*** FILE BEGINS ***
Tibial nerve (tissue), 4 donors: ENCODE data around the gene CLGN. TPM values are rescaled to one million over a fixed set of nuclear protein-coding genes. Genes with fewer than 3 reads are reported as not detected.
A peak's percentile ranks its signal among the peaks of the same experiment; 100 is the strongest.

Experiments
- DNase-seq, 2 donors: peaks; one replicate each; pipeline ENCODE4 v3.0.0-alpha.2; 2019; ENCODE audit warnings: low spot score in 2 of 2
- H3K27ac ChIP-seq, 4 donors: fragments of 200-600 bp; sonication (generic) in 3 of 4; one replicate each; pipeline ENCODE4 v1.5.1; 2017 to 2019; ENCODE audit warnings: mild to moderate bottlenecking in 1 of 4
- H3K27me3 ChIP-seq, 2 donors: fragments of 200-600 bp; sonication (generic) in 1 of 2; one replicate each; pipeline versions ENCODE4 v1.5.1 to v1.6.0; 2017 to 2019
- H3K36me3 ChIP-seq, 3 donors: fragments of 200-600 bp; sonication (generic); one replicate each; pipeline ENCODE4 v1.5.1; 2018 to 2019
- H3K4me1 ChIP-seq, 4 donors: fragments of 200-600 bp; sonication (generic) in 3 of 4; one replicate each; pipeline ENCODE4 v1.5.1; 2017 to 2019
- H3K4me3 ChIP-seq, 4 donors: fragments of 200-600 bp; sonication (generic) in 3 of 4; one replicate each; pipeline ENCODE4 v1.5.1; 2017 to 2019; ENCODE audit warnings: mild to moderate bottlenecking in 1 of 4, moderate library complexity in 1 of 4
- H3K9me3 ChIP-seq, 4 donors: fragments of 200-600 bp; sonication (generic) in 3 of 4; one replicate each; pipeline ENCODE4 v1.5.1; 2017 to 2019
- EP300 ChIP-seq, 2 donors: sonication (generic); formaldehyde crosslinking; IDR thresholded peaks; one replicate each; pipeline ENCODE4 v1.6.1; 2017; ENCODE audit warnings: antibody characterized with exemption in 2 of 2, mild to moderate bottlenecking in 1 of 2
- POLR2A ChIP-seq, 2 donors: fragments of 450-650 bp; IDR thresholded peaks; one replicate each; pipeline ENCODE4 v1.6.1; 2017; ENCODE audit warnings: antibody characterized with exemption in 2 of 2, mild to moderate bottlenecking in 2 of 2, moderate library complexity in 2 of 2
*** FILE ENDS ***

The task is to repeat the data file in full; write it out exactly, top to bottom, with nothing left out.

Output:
Tibial nerve (tissue), 4 donors: ENCODE data around the gene CLGN. TPM values are rescaled to one million over a fixed set of nuclear protein-coding genes. Genes with fewer than 3 reads are reported as not detected.
A peak's percentile ranks its signal among the peaks of the same experiment; 100 is the strongest.

Experiments
- DNase-seq, 2 donors: peaks; one replicate each; pipeline ENCODE4 v3.0.0-alpha.2; 2019; ENCODE audit warnings: low spot score in 2 of 2
- H3K27ac ChIP-seq, 4 donors: fragments of 200-600 bp; sonication (generic) in 3 of 4; one replicate each; pipeline ENCODE4 v1.5.1; 2017 to 2019; ENCODE audit warnings: mild to moderate bottlenecking in 1 of 4
- H3K27me3 ChIP-seq, 2 donors: fragments of 200-600 bp; sonication (generic) in 1 of 2; one replicate each; pipeline versions ENCODE4 v1.5.1 to v1.6.0; 2017 to 2019
- H3K36me3 ChIP-seq, 3 donors: fragments of 200-600 bp; sonication (generic); one replicate each; pipeline ENCODE4 v1.5.1; 2018 to 2019
- H3K4me1 ChIP-seq, 4 donors: fragments of 200-600 bp; sonication (generic) in 3 of 4; one replicate each; pipeline ENCODE4 v1.5.1; 2017 to 2019
- H3K4me3 ChIP-seq, 4 donors: fragments of 200-600 bp; sonication (generic) in 3 of 4; one replicate each; pipeline ENCODE4 v1.5.1; 2017 to 2019; ENCODE audit warnings: mild to moderate bottlenecking in 1 of 4, moderate library complexity in 1 of 4
- H3K9me3 ChIP-seq, 4 donors: fragments of 200-600 bp; sonication (generic) in 3 of 4; one replicate each; pipeline ENCODE4 v1.5.1; 2017 to 2019
- EP300 ChIP-seq, 2 donors: sonication (generic); formaldehyde crosslinking; IDR thresholded peaks; one replicate each; pipeline ENCODE4 v1.6.1; 2017; ENCODE audit warnings: antibody characterized with exemption in 2 of 2, mild to moderate bottlenecking in 1 of 2
- POLR2A ChIP-seq, 2 donors: fragments of 450-650 bp; IDR thresholded peaks; one replicate each; pipeline ENCODE4 v1.6.1; 2017; ENCODE audit warnings: antibody characterized with exemption in 2 of 2, mild to moderate bottlenecking in 2 of 2, moderate library complexity in 2 of 2